An academic health science network has advertised for a procurement specialist to work with a consortium it claims has won four major contracts to buy goods for the NHS.

Oxford AHSN posted an advert on the NHS Jobs website for a deputy director of clinical procurement, as part of a “new commercial venture” for the organisation.

The advert said the AHSN is a “key subcontractor” to a joint venture called HST, comprising DHL and Vizient, and DHL, which are “contracted by the Department of Health for 3-5 years to deliver procurement savings in four category towers”. However, the DH has not publicly announced this.

The category towers are part of the DH’s new procurement model for the NHS.

HSJ revealed last week that contracts for six of the 10 towers were set to be awarded to a DHL led consortium and the NHS Collaborative Procurement Partnership. These two bidders combined already hold a significant proportion of the market share in the procurement of goods covered by the model.

HSJ put the information in the advert to the DH, but a spokeswoman said no contracts have been awarded and commercially confidential discussions were still taking place.

DH officials have previously said no organisation can run more than three towers.

The job advert, which is no longer online, did not say which towers the consortium has won.

It said the AHSN will develop “clinical councils” made up of clinicians from up to 10 “reference trusts”. The councils will provide “clinical leadership to inform the procurement process”.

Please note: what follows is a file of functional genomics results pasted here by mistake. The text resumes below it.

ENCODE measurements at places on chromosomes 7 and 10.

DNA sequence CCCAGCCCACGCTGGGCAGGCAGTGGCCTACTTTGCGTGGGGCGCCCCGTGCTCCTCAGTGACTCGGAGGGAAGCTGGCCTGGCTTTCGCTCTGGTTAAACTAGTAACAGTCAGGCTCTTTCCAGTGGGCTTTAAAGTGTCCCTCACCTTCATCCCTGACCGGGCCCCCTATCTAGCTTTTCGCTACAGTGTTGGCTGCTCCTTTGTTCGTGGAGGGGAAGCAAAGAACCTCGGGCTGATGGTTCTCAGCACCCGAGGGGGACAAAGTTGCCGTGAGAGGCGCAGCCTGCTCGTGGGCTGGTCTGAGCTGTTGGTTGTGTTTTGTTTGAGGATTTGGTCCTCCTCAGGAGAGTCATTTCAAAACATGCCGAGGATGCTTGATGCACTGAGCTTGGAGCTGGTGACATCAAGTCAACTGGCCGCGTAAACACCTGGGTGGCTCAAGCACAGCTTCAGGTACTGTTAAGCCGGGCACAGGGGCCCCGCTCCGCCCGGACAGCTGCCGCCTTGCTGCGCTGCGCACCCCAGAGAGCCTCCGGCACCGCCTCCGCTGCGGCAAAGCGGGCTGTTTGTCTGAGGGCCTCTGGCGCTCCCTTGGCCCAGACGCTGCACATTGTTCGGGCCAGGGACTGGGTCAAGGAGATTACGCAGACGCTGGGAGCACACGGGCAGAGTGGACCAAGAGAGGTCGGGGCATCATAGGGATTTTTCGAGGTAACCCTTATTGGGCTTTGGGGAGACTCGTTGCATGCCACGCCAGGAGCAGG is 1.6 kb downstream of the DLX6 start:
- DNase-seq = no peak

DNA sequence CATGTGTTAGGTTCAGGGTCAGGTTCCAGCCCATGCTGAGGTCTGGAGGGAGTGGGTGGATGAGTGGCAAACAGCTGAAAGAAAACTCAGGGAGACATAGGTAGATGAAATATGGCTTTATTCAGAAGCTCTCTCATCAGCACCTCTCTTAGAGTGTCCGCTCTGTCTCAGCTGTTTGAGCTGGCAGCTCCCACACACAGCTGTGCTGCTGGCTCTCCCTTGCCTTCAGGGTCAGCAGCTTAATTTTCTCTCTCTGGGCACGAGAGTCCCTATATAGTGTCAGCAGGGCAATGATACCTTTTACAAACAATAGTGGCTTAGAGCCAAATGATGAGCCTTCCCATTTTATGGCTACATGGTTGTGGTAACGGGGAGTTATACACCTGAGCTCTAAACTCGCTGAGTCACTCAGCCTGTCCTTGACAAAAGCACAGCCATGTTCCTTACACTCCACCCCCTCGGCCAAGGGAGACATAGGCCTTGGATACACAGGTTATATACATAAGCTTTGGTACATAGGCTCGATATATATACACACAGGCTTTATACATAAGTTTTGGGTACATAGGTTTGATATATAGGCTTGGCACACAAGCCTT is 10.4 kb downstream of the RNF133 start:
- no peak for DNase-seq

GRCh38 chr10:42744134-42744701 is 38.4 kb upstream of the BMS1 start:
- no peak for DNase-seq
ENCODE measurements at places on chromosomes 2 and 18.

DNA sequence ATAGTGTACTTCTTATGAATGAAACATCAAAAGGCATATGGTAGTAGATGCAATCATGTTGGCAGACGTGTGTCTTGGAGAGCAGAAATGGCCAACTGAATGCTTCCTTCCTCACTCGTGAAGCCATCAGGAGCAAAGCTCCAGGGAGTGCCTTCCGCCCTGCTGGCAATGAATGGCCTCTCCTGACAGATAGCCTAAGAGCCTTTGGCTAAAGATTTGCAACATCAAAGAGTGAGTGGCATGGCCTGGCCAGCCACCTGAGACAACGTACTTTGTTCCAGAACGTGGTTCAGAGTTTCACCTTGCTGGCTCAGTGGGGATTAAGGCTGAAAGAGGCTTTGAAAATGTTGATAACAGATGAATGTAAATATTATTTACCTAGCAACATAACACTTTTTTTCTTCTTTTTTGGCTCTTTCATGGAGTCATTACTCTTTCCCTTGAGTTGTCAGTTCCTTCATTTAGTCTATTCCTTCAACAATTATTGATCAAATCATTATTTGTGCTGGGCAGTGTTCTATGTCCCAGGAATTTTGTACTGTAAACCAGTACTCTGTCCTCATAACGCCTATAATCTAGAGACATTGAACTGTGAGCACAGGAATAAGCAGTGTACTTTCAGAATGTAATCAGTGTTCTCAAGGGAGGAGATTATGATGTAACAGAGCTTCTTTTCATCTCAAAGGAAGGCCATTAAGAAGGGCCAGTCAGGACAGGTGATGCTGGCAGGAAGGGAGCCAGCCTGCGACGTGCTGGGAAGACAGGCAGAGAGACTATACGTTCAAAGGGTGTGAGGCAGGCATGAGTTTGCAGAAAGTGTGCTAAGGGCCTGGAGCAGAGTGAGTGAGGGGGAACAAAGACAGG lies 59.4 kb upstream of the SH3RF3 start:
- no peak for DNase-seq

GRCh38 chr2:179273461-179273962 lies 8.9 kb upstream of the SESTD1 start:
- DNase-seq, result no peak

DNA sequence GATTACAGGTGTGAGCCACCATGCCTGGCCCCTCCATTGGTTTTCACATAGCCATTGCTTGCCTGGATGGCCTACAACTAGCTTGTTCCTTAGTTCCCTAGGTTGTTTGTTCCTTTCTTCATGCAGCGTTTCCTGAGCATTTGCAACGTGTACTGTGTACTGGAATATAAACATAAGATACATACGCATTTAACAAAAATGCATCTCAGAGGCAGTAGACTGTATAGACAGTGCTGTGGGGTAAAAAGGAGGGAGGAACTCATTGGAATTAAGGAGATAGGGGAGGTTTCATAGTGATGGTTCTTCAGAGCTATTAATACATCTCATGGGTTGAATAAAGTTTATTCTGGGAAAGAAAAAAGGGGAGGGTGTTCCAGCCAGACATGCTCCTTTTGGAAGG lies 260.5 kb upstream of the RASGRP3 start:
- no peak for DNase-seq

The AHSN plans to develop eight clinical councils and subgroups for four category towers. Eight clinical council chairs and 10 or more clinicians will be recruited for each clinical council.

Last month Howard Blackith, the DH’s procurement transformation lead, said clinical input to the procurement towers will be provided from the body overseeing them.

The AHSN’s deputy director of clinical procurement will lead a team of 10 whole time equivalent staff and oversee a budget of up to £1.5m.

“This is a new commercial venture for Oxford AHSN and is expected to make a significant financial contribution towards sustaining Oxford AHSN and in building its reputation in the NHS,” the advert added.

The network refused to comment when contacted by HSJ yesterday.

Contracts for the 10 category towers were put on the market last year.

The towers, which can also be described as categories of goods and services, have been split into six medical and four non-medical groups.

They range from common goods, low and high value healthcare consumables, capital equipment such as MRI and CT scanners, and other services such as food and hotels.

Crown Commercial Service began operating an 11th tower, covering office supplies, this month.